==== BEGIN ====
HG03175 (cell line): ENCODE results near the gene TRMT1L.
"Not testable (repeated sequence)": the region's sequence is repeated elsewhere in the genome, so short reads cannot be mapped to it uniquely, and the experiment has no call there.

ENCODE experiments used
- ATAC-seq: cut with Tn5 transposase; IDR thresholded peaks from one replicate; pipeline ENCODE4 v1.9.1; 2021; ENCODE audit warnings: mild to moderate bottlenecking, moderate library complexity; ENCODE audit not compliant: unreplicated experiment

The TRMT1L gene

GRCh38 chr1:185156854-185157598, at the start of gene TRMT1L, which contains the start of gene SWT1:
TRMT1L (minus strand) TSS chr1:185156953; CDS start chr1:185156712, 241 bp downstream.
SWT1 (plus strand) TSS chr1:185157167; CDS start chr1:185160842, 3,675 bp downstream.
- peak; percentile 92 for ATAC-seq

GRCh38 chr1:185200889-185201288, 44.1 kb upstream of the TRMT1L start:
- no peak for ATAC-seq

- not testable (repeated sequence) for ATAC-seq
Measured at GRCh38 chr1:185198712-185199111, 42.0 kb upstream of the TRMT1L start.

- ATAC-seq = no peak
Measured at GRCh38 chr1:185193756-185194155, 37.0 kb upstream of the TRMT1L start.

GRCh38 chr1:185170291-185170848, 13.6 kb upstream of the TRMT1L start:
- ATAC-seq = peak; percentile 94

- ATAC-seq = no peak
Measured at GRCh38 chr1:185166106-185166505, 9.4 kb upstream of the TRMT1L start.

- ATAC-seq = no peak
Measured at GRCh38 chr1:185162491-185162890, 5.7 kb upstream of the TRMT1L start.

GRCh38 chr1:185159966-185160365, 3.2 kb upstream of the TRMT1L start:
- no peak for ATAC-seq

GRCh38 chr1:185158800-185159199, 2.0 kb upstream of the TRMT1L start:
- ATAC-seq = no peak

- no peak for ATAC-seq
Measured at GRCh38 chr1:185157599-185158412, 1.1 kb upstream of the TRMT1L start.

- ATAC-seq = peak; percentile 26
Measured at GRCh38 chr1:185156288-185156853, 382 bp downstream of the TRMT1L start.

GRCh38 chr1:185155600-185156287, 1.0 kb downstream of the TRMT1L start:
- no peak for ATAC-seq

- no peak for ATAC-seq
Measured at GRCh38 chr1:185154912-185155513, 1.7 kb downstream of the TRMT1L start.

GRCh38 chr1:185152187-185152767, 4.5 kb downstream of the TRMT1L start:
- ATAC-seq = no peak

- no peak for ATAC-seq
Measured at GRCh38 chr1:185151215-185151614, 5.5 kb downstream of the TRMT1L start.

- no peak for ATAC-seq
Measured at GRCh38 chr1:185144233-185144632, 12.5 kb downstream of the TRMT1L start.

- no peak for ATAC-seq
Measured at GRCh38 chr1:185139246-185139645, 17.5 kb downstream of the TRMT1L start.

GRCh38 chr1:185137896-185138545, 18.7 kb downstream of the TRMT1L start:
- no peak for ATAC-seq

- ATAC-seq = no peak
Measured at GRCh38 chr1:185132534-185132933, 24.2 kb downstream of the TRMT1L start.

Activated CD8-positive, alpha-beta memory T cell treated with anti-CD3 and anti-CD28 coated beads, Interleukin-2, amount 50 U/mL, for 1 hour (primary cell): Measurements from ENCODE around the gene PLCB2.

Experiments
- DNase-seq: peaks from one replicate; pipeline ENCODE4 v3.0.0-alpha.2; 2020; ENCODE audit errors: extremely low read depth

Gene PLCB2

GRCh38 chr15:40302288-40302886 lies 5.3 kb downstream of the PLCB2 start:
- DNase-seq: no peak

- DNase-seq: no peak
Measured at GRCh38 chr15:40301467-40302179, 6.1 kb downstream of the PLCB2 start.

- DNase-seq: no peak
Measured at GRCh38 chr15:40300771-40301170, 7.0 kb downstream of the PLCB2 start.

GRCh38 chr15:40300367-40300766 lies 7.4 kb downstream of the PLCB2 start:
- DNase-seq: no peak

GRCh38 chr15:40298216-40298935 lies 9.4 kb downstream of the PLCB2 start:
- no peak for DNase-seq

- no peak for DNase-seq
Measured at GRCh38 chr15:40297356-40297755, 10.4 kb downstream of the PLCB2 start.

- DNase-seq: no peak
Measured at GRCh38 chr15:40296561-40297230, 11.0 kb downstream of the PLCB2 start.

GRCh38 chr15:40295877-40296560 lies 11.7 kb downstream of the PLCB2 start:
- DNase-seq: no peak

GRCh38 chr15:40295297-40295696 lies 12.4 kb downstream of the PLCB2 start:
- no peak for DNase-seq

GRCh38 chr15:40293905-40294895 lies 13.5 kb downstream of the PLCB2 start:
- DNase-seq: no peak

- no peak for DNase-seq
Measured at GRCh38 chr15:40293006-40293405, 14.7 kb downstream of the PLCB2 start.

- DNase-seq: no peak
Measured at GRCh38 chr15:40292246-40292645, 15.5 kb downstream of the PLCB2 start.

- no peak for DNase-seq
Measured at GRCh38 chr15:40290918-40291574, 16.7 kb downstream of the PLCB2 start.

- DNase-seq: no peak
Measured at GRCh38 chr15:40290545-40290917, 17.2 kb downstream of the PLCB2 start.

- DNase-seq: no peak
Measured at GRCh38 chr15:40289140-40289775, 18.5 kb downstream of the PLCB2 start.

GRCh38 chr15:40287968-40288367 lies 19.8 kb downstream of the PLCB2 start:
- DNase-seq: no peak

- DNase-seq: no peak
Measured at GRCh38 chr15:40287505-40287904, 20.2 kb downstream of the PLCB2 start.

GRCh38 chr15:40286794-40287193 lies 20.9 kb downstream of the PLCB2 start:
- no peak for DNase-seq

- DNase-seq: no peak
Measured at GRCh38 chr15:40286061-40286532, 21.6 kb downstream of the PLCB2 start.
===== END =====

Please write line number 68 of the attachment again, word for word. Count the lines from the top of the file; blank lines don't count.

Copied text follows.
GRCh38 chr15:40293905-40294895 lies 13.5 kb downstream of the PLCB2 start: